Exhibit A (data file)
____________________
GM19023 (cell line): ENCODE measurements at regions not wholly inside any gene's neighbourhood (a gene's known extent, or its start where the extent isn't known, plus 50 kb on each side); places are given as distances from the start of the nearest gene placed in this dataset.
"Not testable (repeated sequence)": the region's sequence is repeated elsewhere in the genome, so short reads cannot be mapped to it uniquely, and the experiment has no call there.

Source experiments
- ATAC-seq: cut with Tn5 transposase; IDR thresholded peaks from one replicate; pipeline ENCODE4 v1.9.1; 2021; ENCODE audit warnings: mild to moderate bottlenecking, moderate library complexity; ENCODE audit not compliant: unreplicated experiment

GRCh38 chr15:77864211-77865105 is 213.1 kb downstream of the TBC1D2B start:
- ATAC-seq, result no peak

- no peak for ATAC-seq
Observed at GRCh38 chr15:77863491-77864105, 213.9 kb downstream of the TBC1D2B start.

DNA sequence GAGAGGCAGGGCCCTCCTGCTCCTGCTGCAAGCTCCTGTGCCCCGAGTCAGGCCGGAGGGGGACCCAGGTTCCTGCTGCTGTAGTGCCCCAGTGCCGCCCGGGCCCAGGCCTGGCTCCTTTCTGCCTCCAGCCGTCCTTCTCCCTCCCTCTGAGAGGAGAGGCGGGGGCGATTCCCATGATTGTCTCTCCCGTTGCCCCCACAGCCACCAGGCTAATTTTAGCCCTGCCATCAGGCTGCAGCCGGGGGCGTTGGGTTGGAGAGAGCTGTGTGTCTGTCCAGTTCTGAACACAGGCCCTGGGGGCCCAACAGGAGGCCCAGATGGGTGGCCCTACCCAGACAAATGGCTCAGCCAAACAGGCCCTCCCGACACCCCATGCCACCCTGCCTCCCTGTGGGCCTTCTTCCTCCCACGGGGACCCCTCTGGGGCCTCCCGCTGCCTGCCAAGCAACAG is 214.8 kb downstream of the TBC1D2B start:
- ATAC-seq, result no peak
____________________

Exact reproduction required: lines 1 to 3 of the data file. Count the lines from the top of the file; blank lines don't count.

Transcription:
GM19023 (cell line): ENCODE measurements at regions not wholly inside any gene's neighbourhood (a gene's known extent, or its start where the extent isn't known, plus 50 kb on each side); places are given as distances from the start of the nearest gene placed in this dataset.
"Not testable (repeated sequence)": the region's sequence is repeated elsewhere in the genome, so short reads cannot be mapped to it uniquely, and the experiment has no call there.

Source experiments